Machine Learning, AI, Agile, Cloud – it’s been a long time since plain old infrastructure stole the headlines from these far sexier instruments of the ‘Digital Revolution’. But given the events of the past several weeks, it’s most certainly time to celebrate the teams who design, build, and operate network infrastructure. Thanks to their efforts, networks have become cool again!
Were it not for the hard work of our customers, colleagues, and friends who build and run infrastructure at scale, our wounded economy would be even more greatly impaired than it is today. Just imagine what’s been accomplished in a timeframe measured by days and weeks, rather than months and years:
- One firm’s global deployment of Microsoft Teams grew from 80,000 to 350,000 seats in 4 weeks
- Another firm’s remote access infrastructure scaled to support 250,000 secured work-from-home users in 3 weeks
- A northeast hospital system went from supporting 20 telemedicine calls a day to more than 4,000 in just two weeks’ time.
It has been reported that the SBA recently processed more loans in 14 days than it approved in the prior 14 years. Indeed, something similar can be said for engineering teams at enterprises of all sizes, who have deployed more secure remote infrastructure in the past 3 months than is typically deployed in a year – or more. And even more importantly – the technology is working, and working well.
This wouldn’t have happened without the successful internal orchestration between IT and sourcing teams, who worked long hours, often overnight, to plan, design, contract, order, secure and deploy network capacity, cloud interconnects, remote infrastructure and collaboration applications to get their teams connected while working from home. And suppliers like Cisco, AT&T, and Verizon came through as well, helping to deliver circuits, licenses, and gear in a record amount of time. Indeed, perhaps provisioning intervals should be revisited on a go-forward basis!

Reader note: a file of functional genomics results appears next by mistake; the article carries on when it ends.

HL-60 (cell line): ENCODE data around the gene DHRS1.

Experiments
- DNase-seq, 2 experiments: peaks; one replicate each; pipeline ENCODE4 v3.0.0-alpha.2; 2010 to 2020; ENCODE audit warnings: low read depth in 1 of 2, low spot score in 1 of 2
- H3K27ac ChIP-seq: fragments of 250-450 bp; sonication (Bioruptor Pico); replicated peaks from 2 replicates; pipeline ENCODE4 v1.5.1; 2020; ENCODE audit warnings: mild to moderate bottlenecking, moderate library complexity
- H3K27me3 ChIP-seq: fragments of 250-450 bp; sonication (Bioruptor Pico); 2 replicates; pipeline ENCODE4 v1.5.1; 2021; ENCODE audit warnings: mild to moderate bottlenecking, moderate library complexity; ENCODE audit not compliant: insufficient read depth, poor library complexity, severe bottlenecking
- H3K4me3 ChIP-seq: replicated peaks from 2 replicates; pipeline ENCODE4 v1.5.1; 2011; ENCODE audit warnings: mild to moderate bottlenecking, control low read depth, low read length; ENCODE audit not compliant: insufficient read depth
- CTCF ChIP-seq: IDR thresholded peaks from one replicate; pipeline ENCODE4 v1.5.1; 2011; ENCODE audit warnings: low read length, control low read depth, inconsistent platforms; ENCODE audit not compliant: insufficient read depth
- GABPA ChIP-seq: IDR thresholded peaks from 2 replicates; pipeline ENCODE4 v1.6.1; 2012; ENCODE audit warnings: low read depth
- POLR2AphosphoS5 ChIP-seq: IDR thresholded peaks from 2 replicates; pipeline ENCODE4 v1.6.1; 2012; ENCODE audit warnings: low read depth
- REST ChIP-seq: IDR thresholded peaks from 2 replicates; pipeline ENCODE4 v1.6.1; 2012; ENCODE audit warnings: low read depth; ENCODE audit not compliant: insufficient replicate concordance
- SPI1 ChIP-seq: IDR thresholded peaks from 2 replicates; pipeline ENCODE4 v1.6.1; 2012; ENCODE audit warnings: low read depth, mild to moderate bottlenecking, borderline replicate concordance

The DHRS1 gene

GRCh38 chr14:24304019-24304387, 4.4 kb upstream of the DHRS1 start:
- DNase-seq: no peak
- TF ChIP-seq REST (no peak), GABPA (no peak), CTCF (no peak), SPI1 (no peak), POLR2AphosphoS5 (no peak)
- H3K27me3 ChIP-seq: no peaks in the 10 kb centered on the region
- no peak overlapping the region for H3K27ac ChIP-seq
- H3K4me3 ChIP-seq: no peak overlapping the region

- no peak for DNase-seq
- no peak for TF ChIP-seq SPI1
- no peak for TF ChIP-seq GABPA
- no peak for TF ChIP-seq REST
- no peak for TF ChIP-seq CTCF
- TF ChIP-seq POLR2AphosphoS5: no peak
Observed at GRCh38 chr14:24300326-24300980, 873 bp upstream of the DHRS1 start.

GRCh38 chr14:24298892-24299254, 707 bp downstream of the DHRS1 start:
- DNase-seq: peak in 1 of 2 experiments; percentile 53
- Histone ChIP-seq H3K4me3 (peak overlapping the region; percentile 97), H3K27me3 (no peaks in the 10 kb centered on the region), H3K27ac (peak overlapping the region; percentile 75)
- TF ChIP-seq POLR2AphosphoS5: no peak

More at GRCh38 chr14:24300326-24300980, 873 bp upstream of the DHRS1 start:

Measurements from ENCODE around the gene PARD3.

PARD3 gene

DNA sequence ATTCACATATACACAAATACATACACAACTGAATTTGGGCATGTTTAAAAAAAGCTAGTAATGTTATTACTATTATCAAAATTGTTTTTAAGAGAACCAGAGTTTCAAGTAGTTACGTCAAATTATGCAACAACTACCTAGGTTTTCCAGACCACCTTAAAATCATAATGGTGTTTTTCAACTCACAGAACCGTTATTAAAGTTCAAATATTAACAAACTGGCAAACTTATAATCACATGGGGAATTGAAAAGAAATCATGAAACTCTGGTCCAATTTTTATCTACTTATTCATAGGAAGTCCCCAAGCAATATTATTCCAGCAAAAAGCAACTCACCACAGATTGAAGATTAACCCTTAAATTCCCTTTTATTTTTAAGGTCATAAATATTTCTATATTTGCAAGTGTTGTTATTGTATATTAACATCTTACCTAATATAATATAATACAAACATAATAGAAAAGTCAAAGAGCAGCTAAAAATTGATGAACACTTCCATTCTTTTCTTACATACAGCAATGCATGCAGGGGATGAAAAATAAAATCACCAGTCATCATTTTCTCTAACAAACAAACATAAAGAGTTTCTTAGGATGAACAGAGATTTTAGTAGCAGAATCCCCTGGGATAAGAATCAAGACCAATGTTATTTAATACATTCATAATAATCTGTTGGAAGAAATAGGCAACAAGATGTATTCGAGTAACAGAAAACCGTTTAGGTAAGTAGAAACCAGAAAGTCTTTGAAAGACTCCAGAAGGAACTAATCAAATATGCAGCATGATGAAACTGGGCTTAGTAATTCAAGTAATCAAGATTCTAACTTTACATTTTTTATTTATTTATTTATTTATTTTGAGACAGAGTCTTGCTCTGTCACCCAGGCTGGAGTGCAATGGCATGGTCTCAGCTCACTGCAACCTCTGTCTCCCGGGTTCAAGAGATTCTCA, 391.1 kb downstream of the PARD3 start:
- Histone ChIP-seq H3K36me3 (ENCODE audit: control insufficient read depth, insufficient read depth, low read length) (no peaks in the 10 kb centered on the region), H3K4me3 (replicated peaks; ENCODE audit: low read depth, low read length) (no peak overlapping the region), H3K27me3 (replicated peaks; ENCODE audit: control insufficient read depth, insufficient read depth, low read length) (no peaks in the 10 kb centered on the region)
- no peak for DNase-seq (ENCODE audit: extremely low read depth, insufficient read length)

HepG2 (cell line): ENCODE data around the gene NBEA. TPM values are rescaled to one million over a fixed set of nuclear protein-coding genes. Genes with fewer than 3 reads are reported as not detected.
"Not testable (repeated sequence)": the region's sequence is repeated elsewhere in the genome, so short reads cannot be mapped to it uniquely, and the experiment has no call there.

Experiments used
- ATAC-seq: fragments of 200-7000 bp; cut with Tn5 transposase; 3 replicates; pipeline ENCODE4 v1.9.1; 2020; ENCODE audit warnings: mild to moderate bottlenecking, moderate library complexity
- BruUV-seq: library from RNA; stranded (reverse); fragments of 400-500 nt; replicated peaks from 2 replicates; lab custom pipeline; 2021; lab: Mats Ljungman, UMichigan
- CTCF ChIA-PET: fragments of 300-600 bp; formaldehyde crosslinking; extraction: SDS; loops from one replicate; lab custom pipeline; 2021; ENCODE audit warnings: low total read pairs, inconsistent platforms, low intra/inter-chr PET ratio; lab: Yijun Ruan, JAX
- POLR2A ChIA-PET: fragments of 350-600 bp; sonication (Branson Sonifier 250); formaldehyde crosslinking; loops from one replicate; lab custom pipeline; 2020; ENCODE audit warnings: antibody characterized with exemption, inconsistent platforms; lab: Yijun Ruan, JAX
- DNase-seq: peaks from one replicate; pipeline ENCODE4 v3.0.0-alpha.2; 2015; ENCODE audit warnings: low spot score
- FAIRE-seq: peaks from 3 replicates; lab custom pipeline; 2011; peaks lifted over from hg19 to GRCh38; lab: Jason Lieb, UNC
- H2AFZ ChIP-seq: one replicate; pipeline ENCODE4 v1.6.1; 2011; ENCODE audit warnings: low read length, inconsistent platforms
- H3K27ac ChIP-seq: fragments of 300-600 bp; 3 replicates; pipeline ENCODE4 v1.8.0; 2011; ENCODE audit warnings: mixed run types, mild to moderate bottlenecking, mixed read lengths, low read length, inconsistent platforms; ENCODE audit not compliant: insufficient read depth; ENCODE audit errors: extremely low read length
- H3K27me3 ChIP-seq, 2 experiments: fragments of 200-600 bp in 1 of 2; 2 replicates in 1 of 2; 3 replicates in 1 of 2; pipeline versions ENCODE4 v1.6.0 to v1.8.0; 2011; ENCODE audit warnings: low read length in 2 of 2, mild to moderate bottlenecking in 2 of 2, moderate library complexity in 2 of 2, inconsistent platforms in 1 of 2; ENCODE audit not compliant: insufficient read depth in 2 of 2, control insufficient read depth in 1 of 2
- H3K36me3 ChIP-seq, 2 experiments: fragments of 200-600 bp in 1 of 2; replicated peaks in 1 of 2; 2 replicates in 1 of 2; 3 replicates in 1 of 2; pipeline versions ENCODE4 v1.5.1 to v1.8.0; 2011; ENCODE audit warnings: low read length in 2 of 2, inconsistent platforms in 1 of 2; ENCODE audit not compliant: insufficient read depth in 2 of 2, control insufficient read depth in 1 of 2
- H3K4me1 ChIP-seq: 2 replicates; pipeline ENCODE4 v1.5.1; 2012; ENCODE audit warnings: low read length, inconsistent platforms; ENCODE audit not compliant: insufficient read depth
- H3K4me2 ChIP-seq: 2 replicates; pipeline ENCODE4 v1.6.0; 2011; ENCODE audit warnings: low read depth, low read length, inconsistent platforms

After weeks of sleepless nights, it now seems operations are stabilizing and nearing BAU – or at least the ‘new BAU’ we’re quickly growing accustomed to. Yet even as we do so, we must be prepared for things to change again. Some companies are already making plans to slowly return their employees to their traditional office environment, even if at greatly reduced occupancy. Other firms, however, are embracing the unexpected efficiencies of a work-from-home environment, and are now looking to extend these benefits more permanently in the future.
Across the board, however, pre-existing budgetary headwinds have only grown stronger given the unplanned capital investment required for COVID-19 response and related business continuity planning. Some companies have invested many tens of millions of dollars, and must now drive significant cost reductions to help offset these unplanned expenditures (more to be said on this topic another time). And so, going forward the debate will continue: WFH efficiency vs in-office effectiveness, as companies begin to define the new normal that will work best for them. All debates aside, one thing is for certain: we are all very thankful for the hard work of the enterprise IT community who have persevered to keep business running through this crisis. Congratulations to all who helped to accomplish what many only weeks ago thought truly impossible.